Best known for its RealPlayer media playback software, RealNetworks' primary revenue now comes from Software-as-a-Service (SaaS) used by mobile phone carriers for ringback tones (RBT), music and video on-demand, and text messaging. RealNetworks' other core products are the licensing of its Helix streaming software used to broadcast live and on-demand media, and content subscription service SuperPass, which offers access to video, games, and music. It also creates and publishes downloadable and online games (GameHouse). The company makes about 40% of its sales in the US.
RealNetworks operates in three segments - RealPlayer Group, Mobile Entertainment, and Games. Core products consist of its SaaS digital media services, the Helix software, and the SuperPass content subscription service.
Mobile Entertainment generates revenue from the sale of its SaaS services, which include ringback tones, music on demand, and intercarrier messaging, and our LISTEN product. It accounts for 51% of revenue. In connection with SaaS services, also offered are business intelligence, subscriber management, and billing for carriers.
The Games business, through its Slingo, GameHouse and Zylom brands, derives revenue from sales of games licenses, online games subscription services, advertising on games sites and social networks, microtransactions within online and social games, and sales of mobile games. It accounted for 24% of the company's revenue. While SaaS dominates its business, RealNetworks has been building its video game business, which operates under the GameHouse division and brand (replacing its RealArcade brand) in North America, Zylom in Europe, and Atravita in Latin America. It focuses on casual games but parts ways with companies such as Zynga by offering downloadable games for sale, in addition to the typical social, casual avenues of online subscription and ad-supported free play, third-party portals, social networks, and mobile devices. It not only develops its original games, but games based on licensed properties, as well as licensing its properties out to external developers. It also acts, itself, as a portal for other developers.
The RealPlayer Group mainly consists of the RealPlayer media player software, which competes against Microsoft's Media Player and Apple's QuickTime and iTunes. To keep up with competitors, RealPlayer has grown from something that only played media into a tool that helps customers find, obtain, manage, and even edit content. The software handles not only audio and video, but also photos, and enables users to share content to sites such as Facebook. RealPlayer had once focused on differentiating itself as a streaming platform, but now concentrates on being a content management tool that can handle many formats across a variety of devices. It's available in both a free and paid version. The RealPlayer Group accounts for about 25% of revenue.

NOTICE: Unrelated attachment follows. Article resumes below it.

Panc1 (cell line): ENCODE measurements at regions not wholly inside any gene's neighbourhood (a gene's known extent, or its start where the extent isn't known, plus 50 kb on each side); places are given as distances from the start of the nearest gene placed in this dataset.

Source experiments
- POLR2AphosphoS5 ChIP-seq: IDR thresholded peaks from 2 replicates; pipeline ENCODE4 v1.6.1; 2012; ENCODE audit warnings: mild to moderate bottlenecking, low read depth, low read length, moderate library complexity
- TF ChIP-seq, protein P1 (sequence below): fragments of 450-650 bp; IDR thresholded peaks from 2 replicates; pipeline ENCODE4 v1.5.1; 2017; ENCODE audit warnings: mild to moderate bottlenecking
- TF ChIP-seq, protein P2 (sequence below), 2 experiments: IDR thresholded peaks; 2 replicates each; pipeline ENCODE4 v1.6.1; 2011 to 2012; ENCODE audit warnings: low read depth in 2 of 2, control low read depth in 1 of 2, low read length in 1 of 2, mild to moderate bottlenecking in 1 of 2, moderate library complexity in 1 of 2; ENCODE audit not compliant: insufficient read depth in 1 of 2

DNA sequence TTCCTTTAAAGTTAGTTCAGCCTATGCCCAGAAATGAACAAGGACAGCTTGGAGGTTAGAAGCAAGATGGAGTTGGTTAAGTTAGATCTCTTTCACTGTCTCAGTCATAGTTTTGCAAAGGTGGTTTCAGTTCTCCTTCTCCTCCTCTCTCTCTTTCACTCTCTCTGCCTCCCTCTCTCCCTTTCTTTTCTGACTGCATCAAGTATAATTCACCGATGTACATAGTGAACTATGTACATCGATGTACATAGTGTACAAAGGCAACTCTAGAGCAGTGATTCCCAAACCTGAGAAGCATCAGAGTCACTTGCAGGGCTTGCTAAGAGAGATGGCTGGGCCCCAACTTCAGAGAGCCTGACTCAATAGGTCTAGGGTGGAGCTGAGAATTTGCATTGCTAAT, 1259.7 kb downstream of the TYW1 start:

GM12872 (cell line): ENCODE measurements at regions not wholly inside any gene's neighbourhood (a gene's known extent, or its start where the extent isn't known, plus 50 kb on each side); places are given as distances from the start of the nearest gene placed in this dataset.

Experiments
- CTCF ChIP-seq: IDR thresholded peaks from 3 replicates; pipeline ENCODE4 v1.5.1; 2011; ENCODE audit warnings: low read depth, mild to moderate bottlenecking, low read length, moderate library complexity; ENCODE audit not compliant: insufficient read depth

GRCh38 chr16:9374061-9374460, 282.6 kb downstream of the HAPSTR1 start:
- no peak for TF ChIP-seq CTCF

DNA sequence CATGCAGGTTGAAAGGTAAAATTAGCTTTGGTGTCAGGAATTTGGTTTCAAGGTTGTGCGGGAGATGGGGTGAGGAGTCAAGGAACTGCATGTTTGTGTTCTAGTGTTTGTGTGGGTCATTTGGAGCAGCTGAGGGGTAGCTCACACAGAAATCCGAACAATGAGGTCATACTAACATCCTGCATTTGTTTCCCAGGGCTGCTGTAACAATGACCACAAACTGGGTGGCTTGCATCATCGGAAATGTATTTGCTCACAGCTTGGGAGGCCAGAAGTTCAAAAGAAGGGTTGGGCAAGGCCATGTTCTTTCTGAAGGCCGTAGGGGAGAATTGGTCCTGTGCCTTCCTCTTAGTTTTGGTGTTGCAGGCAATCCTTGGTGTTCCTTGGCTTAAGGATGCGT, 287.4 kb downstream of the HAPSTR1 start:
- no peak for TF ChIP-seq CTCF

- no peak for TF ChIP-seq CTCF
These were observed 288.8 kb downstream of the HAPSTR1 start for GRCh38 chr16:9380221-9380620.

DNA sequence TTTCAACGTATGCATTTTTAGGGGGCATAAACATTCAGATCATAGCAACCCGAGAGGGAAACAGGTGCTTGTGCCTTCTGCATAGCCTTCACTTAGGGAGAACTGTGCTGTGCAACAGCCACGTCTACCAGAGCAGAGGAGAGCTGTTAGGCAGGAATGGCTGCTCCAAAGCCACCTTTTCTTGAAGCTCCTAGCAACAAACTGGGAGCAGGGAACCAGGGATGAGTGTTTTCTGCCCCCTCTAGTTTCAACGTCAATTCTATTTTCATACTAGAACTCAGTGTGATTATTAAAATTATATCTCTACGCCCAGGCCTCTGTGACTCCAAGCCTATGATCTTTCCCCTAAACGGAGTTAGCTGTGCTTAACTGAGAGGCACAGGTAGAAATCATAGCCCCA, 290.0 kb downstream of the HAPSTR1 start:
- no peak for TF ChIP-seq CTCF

The company has three offices in the US and international locations in Austria, China, France, Germany, India, Indonesia, Japan, Luxembourg, the Philippines, Portugal, Singapore, South Korea, Vietnam, and the UK. While the US is the company's largest market, with 40% of sales, South Korea is also big with 26% of sales. Europe accounts for 17% with the rest of the world at 18%.
RealNetworks continued the slide in revenue, reporting $156 million in 2014, down about $50 million from the year before. The company's three segments all posted lower revenue with the RealPlayer Group leading with a $36 million decrease. About $16 million of the RealPlayer Group's decline resulted from a shot to a third party distributor at lower rates than previous partners. The company's shift toward RealPlayer Cloud subscriptions led to a decrease of $7.6 million in revenue. An increase in demand for the company's music on demand service, particularly in Korea, helped keep the revenue decrease in the Mobile Entertainment segment to $1.3 million.
The company posted a net loss of $71.8 million in 2014, compared to a $59 million net loss in 2013. Cash flow from operations was a negative $60.2 million in 2014 compared to a negative $50 million in 2013.
RealNetworks is moving to cloud-based products and services for mobile devices. The company's RealPlayer Cloud now has more than 10 million users, up from 500,000 in 2013. The company is working to bring in additional marketing and distribution partners to drum up more consumer adoption. The company's Slingo Adventure and Emily's New Beginning games have shown early promise. And the company's stake in the Rhapsody music service benefits from the service's subscriber and revenue growth.
RealNetworks introduced LISTEN, an application that combines music sharing, ringback tones, and productivity tools, in 2014. It's available for US smartphone users in a partnership with T-Mobile. LISTEN allows users to customize the experiences of people calling them. With the app, callers to hear music or status messages chosen especially for them rather than the tones usually heard when the phone is ringing.
Mergers and Acquisitions
In mid-2013 it bought Slingo, a social gaming company whose flagship game combines slots with Bingo. RealNetworks paid $15 million for Slingo, which counts about 4.5 million Facebook users, and millions more on mobile handsets, slingo.com, and at real slot machines in casinos around the world.